Hello to you, you wonderful person you. Though, if you’re Ireland-based, you may not feel too wonderful today as it’s Monday 18th March and you may well have painted the town green yesterday. St. Patrick did heaps for Ireland in ridding us of those pesky snakes, but if he knew us at all he could have somehow bargained with the Big Man to grant us just one fecking day where we miraculously avoided a hangover. That would have been a really valuable gift! Struggle on, dear reader, and if you don’t have a cuppa tay and a breakfast roll in you at this stage, have you even hangovered at all?!
It’s been quiet on the blog front as I keep the head down and oscillate through the heaving to and fro’ of life. Up’s and down’s a-plenty and never a dull day lately, but spring is springing and I don’t mind to say that there’s a fair oul stretch in the evening!
I’ve never been one for mantras or affirmations. I leave that to those who have a much stronger daily discipline than I, and if I’m honest, I have never found a sentiment or statement that would be strong enough to have relevance and value to me day-in, day-out…that is until recently when I uncovered a beautiful Japanese phrase.
I utterly adore Japanese culture and am constantly mystified by their curious ability to complicate seemingly simple actions (a cup of tea as an entire ceremony) and, in contrast, to simplify extraordinary complex concepts. One such concept is that of Wabi Sabi (侘寂), for which there is no direct English translation but I will try to break it down here for you.
This premise of Wabi Sabi lies in the concept that Japanese aesthetics hold an appreciation for the innate beauty in impermanence, imperfection, rusticness, ruggedness etc. Wabi Sabi is a respect for what is, perhaps, slightly broken or bruised, modest and frail etc.
The ancient history of the concept of Wabi Sabi is linked to the fundamental Buddhist philosophy that we should make peace with our nature as transitional creatures and embrace aging, imperfection; finding beauty in our shared experience of imperfection and frail humanity. Wabi Sabi does not seek to cover up our cracks or chaos, but creates space for respect through appreciation of imperfection.
Wabi Sabi your home
Doing a little digging on the concept of Wabi Sabi, I have found that it’s fairly widely embraced as a method for decorating your home. Google image search it and you will find endless methods for perfect application of a rustic paint effect paired with a cracked bowl to seamlessly recreate a relaxed ambiance. And while that could certainly be an interpretation, I can’t help but think that perhaps it misses the point slightly? I was much more interested in how I could turn the concept inwards and use it as a mechanism to start making room to love my own cracks and damage. Could there be some space for me to apply some Wabi Sabi-style forgiveness?
Wabi Sabi does not seek to cover up our cracks or chaos, but creates space for respect through appreciation of imperfection.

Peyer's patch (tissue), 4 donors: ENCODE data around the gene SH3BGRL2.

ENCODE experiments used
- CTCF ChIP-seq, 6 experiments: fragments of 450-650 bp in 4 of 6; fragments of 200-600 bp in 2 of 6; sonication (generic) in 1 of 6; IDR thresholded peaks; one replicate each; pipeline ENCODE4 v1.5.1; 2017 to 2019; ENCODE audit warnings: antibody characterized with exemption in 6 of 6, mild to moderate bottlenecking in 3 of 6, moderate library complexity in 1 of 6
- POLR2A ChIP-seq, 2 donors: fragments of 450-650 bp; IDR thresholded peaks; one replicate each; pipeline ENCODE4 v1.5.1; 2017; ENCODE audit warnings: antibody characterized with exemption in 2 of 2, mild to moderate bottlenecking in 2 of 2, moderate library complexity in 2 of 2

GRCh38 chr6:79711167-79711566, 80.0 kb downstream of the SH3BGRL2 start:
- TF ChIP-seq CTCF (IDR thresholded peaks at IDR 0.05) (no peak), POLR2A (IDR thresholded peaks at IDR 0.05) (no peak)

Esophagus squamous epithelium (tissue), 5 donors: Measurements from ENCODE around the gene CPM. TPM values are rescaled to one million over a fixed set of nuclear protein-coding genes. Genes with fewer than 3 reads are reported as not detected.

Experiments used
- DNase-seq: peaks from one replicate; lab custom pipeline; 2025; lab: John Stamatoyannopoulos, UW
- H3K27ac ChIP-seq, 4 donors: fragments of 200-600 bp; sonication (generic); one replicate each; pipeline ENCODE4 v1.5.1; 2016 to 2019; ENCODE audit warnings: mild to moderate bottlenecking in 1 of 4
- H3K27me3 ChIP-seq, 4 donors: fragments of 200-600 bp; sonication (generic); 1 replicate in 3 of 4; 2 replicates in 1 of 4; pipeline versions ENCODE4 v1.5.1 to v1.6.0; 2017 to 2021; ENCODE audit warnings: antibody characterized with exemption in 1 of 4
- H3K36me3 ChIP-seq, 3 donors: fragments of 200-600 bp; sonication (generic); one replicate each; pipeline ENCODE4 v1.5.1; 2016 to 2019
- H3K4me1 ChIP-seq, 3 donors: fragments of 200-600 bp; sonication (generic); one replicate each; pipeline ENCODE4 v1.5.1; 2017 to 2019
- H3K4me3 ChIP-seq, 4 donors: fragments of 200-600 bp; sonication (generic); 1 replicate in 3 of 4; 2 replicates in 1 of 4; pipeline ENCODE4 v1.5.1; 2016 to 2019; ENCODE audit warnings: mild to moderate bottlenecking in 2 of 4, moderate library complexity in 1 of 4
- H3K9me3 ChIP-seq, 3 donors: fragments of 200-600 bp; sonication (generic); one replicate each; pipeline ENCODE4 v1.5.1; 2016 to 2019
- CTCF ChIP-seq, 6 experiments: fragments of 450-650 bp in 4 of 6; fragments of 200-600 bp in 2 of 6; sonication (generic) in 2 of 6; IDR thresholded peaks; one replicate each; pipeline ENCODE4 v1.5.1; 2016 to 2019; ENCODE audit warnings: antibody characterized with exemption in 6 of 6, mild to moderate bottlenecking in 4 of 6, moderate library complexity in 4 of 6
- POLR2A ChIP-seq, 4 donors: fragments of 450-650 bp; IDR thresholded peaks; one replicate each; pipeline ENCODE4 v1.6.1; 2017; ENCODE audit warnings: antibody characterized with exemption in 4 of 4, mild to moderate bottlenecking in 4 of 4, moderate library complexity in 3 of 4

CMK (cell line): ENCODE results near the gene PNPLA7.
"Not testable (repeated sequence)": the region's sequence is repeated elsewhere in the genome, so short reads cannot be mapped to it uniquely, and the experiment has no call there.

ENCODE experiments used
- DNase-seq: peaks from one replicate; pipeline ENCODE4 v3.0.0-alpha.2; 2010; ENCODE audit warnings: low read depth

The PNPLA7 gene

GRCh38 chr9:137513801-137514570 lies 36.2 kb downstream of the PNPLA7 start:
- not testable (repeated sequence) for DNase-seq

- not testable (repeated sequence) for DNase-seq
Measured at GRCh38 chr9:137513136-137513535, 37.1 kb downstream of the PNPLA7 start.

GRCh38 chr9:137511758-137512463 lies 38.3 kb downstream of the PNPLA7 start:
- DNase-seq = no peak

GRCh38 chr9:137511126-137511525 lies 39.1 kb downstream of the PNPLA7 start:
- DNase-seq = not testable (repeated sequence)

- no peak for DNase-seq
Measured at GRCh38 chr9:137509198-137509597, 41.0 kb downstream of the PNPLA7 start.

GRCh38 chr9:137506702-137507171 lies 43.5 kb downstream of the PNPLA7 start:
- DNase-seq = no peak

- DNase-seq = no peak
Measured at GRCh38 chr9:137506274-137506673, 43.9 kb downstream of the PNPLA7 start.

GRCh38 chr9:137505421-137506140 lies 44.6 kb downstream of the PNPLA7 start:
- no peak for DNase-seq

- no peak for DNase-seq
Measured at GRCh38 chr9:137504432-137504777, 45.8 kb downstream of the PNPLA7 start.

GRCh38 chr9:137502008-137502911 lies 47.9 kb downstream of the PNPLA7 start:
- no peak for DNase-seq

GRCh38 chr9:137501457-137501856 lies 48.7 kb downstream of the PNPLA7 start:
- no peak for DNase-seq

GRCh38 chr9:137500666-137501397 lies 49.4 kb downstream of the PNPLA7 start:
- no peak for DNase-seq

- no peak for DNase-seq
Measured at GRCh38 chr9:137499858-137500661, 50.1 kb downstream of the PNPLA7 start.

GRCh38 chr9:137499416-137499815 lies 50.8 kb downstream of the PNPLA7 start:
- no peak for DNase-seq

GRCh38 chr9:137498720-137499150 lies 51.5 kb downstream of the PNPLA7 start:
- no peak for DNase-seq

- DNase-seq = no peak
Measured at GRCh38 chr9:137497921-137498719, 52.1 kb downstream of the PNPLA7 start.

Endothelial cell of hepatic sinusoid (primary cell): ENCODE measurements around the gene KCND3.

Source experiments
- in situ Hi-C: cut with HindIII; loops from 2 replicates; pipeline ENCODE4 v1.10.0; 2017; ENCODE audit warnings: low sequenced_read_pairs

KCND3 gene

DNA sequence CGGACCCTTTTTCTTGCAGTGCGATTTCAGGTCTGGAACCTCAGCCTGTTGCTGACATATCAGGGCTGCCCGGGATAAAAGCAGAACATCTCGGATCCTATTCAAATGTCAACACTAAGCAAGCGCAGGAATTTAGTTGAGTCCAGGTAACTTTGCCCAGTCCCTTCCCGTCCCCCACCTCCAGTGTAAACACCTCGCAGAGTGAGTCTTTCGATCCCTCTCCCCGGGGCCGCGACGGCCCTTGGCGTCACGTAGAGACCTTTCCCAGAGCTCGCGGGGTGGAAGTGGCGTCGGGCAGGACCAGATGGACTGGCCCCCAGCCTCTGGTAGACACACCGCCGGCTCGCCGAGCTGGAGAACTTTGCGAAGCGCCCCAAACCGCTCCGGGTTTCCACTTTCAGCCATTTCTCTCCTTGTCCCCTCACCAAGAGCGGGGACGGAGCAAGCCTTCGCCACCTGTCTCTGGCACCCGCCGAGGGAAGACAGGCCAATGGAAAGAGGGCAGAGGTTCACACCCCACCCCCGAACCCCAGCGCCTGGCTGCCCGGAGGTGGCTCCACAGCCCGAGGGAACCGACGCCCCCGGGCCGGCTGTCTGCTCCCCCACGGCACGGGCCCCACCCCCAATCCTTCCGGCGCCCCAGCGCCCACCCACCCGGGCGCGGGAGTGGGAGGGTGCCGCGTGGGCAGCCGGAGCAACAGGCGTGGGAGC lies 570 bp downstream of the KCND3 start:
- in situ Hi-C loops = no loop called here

Wabi Sabi your soul
I wouldn’t call myself competitive in that I have never really found myself in active competition with others around me; not consciously anyway. I don’t enjoy team sports and don’t get a thrill from beating an opponent. However, I have always sought perfection and one-upmanship with myself. It is an exhausting process of constantly pushing for more or better; never giving myself a chance to breathe or enjoy. Never forgiving frailty, and constantly beating myself down for errors. In the past year or so I have been aware of that habit and the unrealistic expectations to which I hold myself and often others. Becoming more aware of this endogenous source of pressure, I have consciously tried to make a little more room for mistake and forgiveness, and if I’m honest it’s a continuous journey of learning. Sometimes I have to consciously check myself and register some unhealthy patterns of behaviour, and that’s ok.
There is also a small comfort in knowing, without a shadow of a doubt, that I am not alone. As a modern woman I am one of the millions of us trying to flourish while also putting ourselves under huge amounts of guilt and pressure as Moms, best friends, sisters, cousins etc. While trying to be all things to all people, we also try to fill in our cracks, polish over our greys, lie about our darkest anxieties to create an image of perfection. It’s never-ending. It’s exhausting. It’s completely unfeasibly.
You deserve a Wabi Sabi break
So here, take my mantra. I want you to have it. Try it on for size. Embrace your wobbly bits, dark circles, dry skin, nobbly corners and moments of irrational sadness and forgive yourself with the words “Wabi Sabi”. Your imperfections do not define you, but they do mean that you are still here. Pushing through and living on. Flourishing and nourishing.
Wear your cracks with pride and learn to love your imperfections with a reassuring whisper of “Wabi Sabi” when you need it most…and find some solace in the fact that I’m probably right there with you, inviting some Wabi Sabi into my days too.
“I keep trying to pick up your pieces
and glue you back together.
then pretend you’re all shiny and new.
But maybe all this time you’ve just wanted
to shine by beaming imperfection and truth”
From Musings From The Moon by Jenna Ramondo
P.S. I cannot tell you how hard it was to try to select one passage from this beautiful book of prose, which was shared with me by one of my wonderfully Wabi Sabi friends from across the world. I still well up every time I touch its pages because knowing that there are others who can sympathise with my weaknesses gives me strength I never knew I had.